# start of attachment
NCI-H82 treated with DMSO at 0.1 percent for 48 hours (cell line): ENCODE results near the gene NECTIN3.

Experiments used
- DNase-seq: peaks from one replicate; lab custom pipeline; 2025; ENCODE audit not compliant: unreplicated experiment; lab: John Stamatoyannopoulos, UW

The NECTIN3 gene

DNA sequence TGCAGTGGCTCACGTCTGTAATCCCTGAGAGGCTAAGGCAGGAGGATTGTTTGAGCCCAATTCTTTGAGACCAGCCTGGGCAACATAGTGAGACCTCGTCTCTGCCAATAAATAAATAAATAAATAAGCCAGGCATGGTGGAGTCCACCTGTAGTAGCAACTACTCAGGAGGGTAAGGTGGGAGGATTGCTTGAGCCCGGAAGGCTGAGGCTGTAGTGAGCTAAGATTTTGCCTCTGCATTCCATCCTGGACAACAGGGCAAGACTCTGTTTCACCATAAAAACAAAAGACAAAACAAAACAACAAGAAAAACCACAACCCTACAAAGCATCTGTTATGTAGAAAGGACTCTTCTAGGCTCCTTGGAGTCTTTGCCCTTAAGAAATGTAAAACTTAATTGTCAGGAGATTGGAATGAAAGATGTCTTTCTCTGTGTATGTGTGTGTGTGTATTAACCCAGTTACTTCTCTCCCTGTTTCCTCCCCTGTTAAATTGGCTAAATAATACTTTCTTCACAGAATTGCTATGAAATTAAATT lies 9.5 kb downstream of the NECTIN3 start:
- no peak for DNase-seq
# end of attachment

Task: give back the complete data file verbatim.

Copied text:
NCI-H82 treated with DMSO at 0.1 percent for 48 hours (cell line): ENCODE results near the gene NECTIN3.

Experiments used
- DNase-seq: peaks from one replicate; lab custom pipeline; 2025; ENCODE audit not compliant: unreplicated experiment; lab: John Stamatoyannopoulos, UW

The NECTIN3 gene

DNA sequence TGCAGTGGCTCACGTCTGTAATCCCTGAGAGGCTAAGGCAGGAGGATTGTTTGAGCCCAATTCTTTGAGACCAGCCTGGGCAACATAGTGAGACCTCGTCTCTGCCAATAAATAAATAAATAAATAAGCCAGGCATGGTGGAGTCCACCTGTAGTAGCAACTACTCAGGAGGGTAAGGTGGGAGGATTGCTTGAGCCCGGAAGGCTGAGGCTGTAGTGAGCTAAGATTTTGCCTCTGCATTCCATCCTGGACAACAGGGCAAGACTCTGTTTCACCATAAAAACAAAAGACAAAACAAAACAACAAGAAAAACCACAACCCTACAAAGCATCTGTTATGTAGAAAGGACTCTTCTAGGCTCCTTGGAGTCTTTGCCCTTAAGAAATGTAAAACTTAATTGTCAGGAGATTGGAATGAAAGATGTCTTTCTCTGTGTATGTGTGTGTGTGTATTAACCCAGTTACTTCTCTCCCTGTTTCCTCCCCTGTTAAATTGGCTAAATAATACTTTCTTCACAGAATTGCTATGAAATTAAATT lies 9.5 kb downstream of the NECTIN3 start:
- no peak for DNase-seq